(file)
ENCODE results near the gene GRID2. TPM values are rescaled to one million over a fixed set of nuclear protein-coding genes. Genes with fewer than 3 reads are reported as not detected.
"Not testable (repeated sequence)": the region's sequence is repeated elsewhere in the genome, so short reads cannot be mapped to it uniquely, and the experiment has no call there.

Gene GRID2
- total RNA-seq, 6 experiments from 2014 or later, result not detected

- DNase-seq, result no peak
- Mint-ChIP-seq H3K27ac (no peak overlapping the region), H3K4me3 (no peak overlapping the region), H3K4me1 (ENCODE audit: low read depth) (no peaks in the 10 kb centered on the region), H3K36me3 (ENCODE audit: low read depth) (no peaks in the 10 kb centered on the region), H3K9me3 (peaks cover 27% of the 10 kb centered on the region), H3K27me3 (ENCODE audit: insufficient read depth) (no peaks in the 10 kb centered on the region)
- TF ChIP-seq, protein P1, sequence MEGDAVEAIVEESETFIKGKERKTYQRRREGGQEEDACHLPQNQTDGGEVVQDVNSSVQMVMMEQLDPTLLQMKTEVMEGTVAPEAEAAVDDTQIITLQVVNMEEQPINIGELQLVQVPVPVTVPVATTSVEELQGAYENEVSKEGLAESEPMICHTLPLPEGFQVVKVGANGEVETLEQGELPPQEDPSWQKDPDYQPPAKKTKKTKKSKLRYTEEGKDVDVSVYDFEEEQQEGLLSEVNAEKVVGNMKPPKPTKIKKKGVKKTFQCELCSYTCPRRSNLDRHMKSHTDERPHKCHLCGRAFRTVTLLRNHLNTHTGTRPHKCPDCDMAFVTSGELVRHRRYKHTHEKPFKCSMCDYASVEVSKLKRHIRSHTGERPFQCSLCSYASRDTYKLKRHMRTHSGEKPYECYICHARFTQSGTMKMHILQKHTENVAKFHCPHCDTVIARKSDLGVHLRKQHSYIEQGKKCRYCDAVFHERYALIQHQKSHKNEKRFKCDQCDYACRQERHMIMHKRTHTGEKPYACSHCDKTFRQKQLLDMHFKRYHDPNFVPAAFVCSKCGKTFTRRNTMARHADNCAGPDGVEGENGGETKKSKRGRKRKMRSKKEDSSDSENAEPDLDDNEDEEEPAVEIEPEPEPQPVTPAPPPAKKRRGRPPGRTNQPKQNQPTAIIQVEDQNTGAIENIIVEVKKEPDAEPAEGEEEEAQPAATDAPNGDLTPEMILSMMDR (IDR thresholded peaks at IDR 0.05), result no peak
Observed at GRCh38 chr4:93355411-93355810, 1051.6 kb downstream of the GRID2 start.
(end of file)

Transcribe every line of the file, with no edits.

ENCODE results near the gene GRID2. TPM values are rescaled to one million over a fixed set of nuclear protein-coding genes. Genes with fewer than 3 reads are reported as not detected.
"Not testable (repeated sequence)": the region's sequence is repeated elsewhere in the genome, so short reads cannot be mapped to it uniquely, and the experiment has no call there.

Gene GRID2
- total RNA-seq, 6 experiments from 2014 or later, result not detected

- DNase-seq, result no peak
- Mint-ChIP-seq H3K27ac (no peak overlapping the region), H3K4me3 (no peak overlapping the region), H3K4me1 (ENCODE audit: low read depth) (no peaks in the 10 kb centered on the region), H3K36me3 (ENCODE audit: low read depth) (no peaks in the 10 kb centered on the region), H3K9me3 (peaks cover 27% of the 10 kb centered on the region), H3K27me3 (ENCODE audit: insufficient read depth) (no peaks in the 10 kb centered on the region)
- TF ChIP-seq, protein P1, sequence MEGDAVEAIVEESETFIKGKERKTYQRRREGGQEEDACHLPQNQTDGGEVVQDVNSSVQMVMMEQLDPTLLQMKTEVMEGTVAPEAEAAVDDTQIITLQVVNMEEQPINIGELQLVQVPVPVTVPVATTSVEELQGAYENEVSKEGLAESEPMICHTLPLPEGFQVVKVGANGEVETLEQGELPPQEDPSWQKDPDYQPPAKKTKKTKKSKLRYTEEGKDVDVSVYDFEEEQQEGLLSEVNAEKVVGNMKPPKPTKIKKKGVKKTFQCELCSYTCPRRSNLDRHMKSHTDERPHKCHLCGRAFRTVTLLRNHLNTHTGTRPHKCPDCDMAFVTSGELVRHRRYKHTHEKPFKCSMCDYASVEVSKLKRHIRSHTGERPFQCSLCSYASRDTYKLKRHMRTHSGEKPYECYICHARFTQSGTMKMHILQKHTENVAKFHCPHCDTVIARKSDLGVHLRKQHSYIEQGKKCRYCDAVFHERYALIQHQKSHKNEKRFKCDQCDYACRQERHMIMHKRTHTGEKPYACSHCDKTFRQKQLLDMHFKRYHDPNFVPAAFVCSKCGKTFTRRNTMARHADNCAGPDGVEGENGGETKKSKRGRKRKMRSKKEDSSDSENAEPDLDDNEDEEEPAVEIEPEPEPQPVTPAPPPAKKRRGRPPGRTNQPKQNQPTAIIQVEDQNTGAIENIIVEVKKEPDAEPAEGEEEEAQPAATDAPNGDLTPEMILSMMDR (IDR thresholded peaks at IDR 0.05), result no peak
Observed at GRCh38 chr4:93355411-93355810, 1051.6 kb downstream of the GRID2 start.